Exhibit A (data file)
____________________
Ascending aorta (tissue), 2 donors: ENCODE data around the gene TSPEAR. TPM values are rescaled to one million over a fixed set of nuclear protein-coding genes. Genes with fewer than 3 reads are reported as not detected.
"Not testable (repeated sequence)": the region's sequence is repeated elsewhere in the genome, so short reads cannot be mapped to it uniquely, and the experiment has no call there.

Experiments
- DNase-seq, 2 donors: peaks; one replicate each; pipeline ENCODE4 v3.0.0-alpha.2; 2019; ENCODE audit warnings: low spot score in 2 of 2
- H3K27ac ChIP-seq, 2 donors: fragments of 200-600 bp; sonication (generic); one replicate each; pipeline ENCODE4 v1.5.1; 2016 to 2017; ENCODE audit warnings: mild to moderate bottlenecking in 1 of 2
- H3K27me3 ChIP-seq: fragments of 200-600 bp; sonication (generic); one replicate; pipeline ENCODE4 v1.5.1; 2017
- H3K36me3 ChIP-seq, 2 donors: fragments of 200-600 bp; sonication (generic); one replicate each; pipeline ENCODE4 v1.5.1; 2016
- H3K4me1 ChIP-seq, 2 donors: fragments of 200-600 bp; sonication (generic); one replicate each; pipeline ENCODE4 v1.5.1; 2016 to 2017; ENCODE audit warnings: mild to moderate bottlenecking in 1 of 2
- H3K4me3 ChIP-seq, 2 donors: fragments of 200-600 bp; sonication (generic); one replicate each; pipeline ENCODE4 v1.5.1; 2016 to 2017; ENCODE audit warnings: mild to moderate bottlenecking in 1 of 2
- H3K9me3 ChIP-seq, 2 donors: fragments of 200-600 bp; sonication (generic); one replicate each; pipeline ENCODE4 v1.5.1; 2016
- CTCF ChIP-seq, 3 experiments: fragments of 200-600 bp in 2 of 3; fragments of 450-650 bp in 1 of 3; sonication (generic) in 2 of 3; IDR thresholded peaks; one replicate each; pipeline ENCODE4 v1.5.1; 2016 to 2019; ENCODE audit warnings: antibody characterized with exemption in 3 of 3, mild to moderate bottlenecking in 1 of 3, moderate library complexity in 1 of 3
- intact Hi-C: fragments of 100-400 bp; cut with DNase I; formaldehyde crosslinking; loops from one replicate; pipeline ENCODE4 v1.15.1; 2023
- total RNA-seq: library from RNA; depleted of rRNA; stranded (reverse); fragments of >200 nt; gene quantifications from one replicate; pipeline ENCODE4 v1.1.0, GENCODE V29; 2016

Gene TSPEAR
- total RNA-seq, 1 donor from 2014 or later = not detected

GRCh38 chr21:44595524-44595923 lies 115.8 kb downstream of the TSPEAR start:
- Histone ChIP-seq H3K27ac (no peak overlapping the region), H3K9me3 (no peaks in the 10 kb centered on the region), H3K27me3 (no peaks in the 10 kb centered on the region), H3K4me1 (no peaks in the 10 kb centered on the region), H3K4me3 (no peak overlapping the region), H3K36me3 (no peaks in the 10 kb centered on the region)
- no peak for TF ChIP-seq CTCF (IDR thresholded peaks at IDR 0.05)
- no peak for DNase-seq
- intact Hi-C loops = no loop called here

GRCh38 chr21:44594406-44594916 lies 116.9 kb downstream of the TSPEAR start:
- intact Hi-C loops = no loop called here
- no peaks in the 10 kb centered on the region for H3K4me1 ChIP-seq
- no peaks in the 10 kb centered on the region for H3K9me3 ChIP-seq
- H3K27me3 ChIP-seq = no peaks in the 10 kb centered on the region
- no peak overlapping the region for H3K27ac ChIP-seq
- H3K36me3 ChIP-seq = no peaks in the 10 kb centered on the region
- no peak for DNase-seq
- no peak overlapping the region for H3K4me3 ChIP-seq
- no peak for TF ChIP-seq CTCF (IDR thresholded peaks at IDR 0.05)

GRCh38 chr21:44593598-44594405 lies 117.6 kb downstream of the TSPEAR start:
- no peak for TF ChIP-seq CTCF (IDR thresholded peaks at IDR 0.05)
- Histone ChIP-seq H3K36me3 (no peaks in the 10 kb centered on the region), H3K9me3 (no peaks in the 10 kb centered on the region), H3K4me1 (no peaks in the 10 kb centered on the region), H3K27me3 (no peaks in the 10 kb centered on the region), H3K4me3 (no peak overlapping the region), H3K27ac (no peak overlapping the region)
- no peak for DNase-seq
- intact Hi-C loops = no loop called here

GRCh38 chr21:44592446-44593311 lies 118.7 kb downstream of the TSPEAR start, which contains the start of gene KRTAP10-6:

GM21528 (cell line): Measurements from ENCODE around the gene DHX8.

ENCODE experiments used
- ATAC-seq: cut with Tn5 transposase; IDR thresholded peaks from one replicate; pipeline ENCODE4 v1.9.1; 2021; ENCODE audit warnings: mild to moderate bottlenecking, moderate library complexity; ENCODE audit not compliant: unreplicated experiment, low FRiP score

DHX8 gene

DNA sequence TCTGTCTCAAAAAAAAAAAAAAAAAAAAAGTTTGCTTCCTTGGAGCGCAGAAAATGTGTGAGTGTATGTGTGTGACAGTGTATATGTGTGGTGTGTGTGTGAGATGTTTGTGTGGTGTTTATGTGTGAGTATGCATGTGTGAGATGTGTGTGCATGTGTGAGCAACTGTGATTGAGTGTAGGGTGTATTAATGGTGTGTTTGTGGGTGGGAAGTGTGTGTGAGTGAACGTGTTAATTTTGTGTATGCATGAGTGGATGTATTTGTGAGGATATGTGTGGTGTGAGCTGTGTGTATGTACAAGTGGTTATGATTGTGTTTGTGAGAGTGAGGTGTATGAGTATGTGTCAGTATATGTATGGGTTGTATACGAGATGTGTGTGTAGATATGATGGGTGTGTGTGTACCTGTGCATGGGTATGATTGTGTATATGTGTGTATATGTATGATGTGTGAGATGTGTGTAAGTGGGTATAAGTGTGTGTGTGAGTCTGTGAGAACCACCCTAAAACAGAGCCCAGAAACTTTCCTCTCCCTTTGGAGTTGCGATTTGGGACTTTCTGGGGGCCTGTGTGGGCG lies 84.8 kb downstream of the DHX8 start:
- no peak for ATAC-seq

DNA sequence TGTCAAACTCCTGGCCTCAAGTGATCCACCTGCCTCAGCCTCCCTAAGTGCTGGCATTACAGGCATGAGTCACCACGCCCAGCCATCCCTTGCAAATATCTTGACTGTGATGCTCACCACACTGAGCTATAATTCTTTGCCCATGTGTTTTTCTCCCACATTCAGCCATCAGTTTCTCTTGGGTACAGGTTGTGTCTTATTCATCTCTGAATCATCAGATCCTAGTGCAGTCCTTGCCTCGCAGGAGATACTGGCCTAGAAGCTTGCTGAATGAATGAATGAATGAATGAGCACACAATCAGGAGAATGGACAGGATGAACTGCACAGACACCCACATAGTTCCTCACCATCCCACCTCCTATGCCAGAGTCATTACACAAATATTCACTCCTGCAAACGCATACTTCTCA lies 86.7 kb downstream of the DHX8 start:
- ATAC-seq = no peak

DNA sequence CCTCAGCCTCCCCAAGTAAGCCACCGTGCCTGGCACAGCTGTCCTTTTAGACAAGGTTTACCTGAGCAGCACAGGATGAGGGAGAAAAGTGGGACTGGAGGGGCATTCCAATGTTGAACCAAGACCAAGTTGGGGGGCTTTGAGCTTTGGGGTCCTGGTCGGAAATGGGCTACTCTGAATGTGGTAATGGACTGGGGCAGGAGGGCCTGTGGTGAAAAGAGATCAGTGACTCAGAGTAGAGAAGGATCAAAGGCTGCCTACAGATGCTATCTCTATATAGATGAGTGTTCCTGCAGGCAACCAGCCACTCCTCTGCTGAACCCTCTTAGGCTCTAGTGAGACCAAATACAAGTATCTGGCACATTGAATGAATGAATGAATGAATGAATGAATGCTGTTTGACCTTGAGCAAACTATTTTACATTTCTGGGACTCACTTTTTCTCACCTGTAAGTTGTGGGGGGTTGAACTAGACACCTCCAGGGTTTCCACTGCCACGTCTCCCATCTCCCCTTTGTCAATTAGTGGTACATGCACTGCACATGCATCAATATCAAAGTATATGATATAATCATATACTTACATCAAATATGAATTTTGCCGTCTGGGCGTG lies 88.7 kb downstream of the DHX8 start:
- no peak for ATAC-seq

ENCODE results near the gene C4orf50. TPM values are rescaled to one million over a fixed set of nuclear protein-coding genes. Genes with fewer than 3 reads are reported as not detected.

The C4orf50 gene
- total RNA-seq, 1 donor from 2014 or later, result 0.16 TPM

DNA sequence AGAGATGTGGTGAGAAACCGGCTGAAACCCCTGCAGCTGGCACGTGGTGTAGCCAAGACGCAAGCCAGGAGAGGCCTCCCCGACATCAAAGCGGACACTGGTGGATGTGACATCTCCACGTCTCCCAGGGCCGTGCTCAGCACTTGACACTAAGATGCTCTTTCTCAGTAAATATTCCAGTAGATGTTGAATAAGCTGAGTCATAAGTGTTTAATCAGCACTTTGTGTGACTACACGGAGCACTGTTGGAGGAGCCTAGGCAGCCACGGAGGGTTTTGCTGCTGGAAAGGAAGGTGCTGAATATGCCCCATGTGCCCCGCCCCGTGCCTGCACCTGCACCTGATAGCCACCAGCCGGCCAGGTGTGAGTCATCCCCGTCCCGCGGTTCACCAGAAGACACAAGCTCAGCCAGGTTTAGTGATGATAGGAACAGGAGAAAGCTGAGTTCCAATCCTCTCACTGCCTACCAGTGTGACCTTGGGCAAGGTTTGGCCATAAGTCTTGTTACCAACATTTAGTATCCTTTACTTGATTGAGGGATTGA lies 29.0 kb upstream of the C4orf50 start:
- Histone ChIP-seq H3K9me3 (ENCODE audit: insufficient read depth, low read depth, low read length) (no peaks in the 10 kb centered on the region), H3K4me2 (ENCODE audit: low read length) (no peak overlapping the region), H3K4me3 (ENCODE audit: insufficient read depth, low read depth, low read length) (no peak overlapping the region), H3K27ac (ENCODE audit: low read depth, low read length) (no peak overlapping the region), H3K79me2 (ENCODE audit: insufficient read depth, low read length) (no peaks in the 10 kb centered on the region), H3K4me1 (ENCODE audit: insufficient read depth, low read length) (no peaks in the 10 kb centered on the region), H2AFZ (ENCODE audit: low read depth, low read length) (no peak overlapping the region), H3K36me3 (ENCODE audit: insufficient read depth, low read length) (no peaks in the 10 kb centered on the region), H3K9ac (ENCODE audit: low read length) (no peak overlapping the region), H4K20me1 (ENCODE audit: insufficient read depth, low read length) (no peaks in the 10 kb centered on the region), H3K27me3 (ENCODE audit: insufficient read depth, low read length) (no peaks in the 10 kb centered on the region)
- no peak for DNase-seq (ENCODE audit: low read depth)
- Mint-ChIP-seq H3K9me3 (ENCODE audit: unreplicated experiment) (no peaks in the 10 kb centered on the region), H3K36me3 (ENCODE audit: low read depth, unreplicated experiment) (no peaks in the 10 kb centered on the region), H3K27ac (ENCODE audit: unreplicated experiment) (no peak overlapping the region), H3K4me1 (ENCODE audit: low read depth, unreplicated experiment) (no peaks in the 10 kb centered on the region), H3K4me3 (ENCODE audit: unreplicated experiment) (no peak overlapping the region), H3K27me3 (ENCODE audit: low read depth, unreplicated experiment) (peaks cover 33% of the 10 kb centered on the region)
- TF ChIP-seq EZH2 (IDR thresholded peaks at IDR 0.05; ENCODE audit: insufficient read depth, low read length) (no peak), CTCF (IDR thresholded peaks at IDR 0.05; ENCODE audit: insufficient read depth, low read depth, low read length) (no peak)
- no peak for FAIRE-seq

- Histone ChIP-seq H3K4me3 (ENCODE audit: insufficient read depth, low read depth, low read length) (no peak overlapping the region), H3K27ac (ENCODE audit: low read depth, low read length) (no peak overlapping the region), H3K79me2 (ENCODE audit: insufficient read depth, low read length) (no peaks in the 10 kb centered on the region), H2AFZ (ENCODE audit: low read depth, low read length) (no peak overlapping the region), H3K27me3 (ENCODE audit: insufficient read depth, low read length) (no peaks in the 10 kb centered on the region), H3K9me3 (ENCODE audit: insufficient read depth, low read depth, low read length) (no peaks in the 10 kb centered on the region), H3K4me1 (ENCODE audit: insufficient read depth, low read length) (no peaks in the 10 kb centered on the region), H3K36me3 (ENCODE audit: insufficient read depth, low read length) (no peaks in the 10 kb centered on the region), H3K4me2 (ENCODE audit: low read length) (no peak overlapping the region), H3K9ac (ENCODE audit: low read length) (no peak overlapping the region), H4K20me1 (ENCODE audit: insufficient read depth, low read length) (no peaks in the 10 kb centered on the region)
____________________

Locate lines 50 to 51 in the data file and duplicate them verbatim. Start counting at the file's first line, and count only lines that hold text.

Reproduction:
DNA sequence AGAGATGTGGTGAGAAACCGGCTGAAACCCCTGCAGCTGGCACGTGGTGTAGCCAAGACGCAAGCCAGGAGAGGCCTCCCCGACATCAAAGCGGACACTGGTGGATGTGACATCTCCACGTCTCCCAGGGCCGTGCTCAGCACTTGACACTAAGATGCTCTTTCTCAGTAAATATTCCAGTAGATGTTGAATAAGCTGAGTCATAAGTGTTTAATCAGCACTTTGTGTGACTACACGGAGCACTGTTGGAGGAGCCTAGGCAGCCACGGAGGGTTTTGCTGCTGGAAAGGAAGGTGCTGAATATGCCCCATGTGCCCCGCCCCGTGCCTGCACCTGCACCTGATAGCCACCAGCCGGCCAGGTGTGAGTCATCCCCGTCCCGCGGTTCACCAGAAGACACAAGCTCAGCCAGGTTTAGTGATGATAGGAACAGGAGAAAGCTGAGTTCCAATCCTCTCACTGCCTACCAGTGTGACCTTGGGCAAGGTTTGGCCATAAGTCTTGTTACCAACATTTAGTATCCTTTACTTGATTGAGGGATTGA lies 29.0 kb upstream of the C4orf50 start:
- Histone ChIP-seq H3K9me3 (ENCODE audit: insufficient read depth, low read depth, low read length) (no peaks in the 10 kb centered on the region), H3K4me2 (ENCODE audit: low read length) (no peak overlapping the region), H3K4me3 (ENCODE audit: insufficient read depth, low read depth, low read length) (no peak overlapping the region), H3K27ac (ENCODE audit: low read depth, low read length) (no peak overlapping the region), H3K79me2 (ENCODE audit: insufficient read depth, low read length) (no peaks in the 10 kb centered on the region), H3K4me1 (ENCODE audit: insufficient read depth, low read length) (no peaks in the 10 kb centered on the region), H2AFZ (ENCODE audit: low read depth, low read length) (no peak overlapping the region), H3K36me3 (ENCODE audit: insufficient read depth, low read length) (no peaks in the 10 kb centered on the region), H3K9ac (ENCODE audit: low read length) (no peak overlapping the region), H4K20me1 (ENCODE audit: insufficient read depth, low read length) (no peaks in the 10 kb centered on the region), H3K27me3 (ENCODE audit: insufficient read depth, low read length) (no peaks in the 10 kb centered on the region)